While hard-wired systems that use a central recording unit will be permanently connected to the bike’s battery, if you are using a more portable device, then you may need to make sure it is always charged ready for each ride. For an action camera mounted to the bike, you may be able to power this up from an accessory or USB socket in use but bear in mind that many action cameras don’t have waterproof charging options.

Fitting

Permanent systems will generally mount a lens at the front to cover the full view ahead. Similarly, a rear view will do the same. If you are using a standalone dashcam or an action camera, then you will need to mount it to the bike so that it captures the full view yet does not interfere with your view of the road ahead. You also need to ensure that it is mounted securely and won’t move around in use – it is no use if you rely on some video evidence and the camera is shaking so much you cannot make out the necessary details.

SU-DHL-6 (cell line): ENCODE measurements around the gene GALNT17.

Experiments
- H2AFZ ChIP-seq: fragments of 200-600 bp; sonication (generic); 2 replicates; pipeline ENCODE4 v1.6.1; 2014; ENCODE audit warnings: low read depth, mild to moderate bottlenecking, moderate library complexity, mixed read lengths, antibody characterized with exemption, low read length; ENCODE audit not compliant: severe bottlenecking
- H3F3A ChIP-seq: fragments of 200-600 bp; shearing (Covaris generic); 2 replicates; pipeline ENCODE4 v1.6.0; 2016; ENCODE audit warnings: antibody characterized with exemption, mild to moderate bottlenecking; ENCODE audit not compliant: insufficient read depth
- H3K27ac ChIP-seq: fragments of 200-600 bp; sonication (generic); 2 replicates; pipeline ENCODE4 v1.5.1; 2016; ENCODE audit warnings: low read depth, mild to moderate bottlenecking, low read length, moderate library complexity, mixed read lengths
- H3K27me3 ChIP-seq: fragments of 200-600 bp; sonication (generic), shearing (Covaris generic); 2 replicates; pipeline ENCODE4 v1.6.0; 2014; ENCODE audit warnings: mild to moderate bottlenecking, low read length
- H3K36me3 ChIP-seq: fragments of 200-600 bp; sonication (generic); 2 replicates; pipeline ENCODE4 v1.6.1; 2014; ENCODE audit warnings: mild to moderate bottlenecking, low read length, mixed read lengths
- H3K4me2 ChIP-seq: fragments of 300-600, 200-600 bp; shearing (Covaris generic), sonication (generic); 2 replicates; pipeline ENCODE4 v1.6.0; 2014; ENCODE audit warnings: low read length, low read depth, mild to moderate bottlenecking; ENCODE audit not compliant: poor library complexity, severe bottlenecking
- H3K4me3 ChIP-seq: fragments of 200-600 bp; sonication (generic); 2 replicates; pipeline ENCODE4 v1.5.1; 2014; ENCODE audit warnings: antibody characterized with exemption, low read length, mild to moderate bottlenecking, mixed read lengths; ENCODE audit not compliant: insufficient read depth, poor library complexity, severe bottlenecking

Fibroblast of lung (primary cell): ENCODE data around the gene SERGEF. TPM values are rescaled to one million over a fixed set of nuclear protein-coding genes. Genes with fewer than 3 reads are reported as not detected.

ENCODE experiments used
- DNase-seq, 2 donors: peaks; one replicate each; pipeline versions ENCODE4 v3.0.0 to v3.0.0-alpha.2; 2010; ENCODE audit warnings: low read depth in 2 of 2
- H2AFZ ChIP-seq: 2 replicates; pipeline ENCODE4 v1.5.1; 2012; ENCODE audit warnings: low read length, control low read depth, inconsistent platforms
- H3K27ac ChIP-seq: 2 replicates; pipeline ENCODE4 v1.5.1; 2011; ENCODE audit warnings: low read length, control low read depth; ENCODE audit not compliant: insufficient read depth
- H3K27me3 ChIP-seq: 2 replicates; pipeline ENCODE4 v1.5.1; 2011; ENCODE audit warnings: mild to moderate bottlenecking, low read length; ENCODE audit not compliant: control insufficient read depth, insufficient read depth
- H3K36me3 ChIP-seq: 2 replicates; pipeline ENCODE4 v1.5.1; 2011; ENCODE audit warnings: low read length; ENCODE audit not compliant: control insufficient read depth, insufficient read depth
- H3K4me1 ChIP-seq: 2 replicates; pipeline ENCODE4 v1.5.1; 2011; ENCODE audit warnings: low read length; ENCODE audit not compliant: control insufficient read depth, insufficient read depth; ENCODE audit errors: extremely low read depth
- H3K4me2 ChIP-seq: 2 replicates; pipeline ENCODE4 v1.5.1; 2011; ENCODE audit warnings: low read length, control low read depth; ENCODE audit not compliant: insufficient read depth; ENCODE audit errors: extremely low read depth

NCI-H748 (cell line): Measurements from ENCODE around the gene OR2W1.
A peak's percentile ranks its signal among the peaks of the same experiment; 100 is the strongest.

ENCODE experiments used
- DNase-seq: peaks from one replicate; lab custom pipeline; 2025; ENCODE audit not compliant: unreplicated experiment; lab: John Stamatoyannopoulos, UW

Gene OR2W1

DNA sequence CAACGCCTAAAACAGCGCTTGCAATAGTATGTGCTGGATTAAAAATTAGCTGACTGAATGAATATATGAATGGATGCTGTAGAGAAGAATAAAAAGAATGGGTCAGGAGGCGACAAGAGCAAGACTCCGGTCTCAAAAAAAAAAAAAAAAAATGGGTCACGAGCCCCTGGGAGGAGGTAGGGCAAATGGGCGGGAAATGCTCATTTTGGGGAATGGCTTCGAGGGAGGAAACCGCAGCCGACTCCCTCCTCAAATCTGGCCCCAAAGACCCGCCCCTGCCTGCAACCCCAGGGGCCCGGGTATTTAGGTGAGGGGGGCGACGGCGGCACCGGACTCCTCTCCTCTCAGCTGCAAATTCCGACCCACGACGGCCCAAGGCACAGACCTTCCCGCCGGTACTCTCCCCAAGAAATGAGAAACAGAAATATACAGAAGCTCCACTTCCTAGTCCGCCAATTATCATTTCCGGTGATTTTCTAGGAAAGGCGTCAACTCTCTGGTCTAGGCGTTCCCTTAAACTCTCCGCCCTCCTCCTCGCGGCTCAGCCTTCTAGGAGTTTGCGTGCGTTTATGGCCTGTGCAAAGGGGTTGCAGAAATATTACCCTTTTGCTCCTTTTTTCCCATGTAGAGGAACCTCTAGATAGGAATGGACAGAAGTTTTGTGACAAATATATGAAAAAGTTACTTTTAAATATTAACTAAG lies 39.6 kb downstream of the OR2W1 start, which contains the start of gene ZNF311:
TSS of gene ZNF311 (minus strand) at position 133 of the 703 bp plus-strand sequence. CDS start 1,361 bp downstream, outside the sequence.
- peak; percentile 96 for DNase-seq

Cleaning

Clearly a camera covered in road grime is of no use, so keep the lens(es) clean with a wipe over with a damp cloth between washing the bike as a whole.

How we chose this list

The following list is made up of cameras that we have actually tested ourselves or have been tested by our sister titles such as RiDE (available through the Bikes Unlimited app) or have received extensive reviews online.

Best Motorcycle Dash cams

Here is a selection of other motorcycle dashcams that should keep you covered...

Thinkware M1 Motorbike Cam, Dual Front and Rear Motorbike Dash Cam

MCN Rated
Thinkware M1 Motorbike Cam, 1080P Motorcycle Camera Dual Front and Rear Motorbike Dash Cam
Amazon